When Animal Crossing: New Horizons launched on Nintendo Switch last year, it could not have come at a more opportune time. March 2020 was a confusing and oftentimes scary time for many people. Every day there were new rules and a changing status quo as the Covid-19 pandemic ramped up. So, while a lot of folks found themselves working from home for the first time and unable to see friends and family, there came Animal Crossing as a beacon of pure goodness in a dark time.
New Horizons went on to sell tens of millions of copies worldwide, a massive hit for Nintendo. It also became an awards contender towards the end of 2020, even being nominated for Game of the Year at the Game Awards. But more important than either of those, New Horizons instantly became a way for players to share joy, creativity and connect with one another. For a time, Animal Crossing was the zeitgeist. If you weren’t playing, you knew someone who was or your timeline was littered with screenshots and memes.
Now, nearly a year and a half later, the Animal Crossing: New Horizons manga adaptation hopes to bring back some of the joy and camaraderie the game brought to so many people.
At its heart, Animal Crossing is an all-ages gag manga that recreates scenarios from the game in a hyperactive style by writer/artist Kokonasu☆Rumba. The premise also doesn’t stray far from the game; four human characters, each with a distinct personality, arrive on the deserted island to start a new life. Coroyuki loves catching and eating fish, Benben is smart but apprehensive, Himepoyo is obsessed with money, and Guchan is always asleep. On the surface these four characters seem one dimensional, but as I read on they pretty accurately represent different archetypes of Animal Crossing players.
The primary “conflict” is between the rowdy residents and Tom Nook, who just wants to build a “dream island” where other animals want to come live. Often this leads to gags where the four newcomers do something unconventional and Nook reacts in an over-the-top manner. In one panel, Coroyuki eats a fish whole right off the hook, and Tom Nook yells back that he should cook the fish first. As you go down the page, Coroyuki’s outlandish act is one-upped over and over by his friends, reflecting each of their personalities.
Each of this volume’s five chapters has the residents interacting with new and equally over-the-top characters from the game. They meet Blathers, the owl who runs the museum, Gulliver, the seagull who washes ashore, and Wisp, a ghost who is afraid of people. It’s fun to see the heroes’ energy met by these other characters and it often leads to great gags.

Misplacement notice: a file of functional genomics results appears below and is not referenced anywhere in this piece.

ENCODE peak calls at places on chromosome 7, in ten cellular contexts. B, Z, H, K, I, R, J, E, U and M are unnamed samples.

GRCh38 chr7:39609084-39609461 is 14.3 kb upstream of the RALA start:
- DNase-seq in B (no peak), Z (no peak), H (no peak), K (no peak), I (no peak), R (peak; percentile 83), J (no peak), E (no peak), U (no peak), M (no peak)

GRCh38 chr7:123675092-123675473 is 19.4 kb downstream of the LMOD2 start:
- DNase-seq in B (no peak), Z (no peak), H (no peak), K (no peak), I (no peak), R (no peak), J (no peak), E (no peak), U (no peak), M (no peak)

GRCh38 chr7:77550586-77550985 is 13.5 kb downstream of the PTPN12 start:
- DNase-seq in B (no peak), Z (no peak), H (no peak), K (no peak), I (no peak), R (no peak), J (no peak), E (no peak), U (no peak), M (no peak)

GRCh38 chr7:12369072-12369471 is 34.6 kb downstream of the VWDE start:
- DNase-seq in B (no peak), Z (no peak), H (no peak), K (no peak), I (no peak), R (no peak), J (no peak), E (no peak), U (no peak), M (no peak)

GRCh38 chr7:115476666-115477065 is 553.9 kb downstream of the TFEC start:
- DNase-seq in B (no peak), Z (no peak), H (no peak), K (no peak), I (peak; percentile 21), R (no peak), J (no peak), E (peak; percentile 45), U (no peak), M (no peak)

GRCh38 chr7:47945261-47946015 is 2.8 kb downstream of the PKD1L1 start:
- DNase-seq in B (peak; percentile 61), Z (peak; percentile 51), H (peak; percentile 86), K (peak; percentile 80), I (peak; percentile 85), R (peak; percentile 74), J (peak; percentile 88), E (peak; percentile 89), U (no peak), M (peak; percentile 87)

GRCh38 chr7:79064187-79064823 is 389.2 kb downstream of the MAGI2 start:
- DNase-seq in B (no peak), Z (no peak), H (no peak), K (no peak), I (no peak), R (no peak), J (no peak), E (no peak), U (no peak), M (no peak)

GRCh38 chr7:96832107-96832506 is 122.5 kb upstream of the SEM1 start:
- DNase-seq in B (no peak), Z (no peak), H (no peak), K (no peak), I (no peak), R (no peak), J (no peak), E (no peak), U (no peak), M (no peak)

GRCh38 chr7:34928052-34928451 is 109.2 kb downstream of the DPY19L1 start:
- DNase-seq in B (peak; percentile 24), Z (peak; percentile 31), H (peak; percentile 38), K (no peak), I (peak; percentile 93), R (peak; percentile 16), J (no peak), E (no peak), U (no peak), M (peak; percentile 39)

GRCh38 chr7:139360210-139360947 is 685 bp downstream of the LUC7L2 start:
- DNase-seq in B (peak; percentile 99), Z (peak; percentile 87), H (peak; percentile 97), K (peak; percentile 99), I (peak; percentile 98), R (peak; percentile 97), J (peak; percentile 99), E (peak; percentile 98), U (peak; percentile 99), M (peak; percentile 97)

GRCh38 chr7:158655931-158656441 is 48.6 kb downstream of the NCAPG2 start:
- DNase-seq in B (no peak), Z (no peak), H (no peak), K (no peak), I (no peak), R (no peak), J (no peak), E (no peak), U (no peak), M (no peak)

One gag in particular that really got me was after meeting Wisp when the four are terrified by Lucky, a dog who looks like a mummy and has a Halloween themed house. Lucky is kind and offers them a hot bath, but aesthetically he comes off as murderous as the bath is a boiling cauldron. The tension builds up and up until finally the doorbell rings and they all scream. It may not recapture the magic of the 2020 Animal Crossing zeitgeist, but it does bring back the jolly vibes of the game. It definitely set off a spark in me to want to return to my deserted island in the coming months.
Animal Crossing: New Horizons, Vol. 1 is consistently funny and nails the frantic energy of a Saturday morning cartoon while still honoring the game and its beloved cast of characters. And if your favorite villager isn’t featured in any of the chapters, the back half of the book is filled with one-off comic strips with even more clever gags. Rumba herself even makes a cameo at the end to celebrate the release of the manga and show off her own personal style and decor. Even Rumba’s author photo is a screenshot of her Animal Crossing character, committed to the bit from start to finish.
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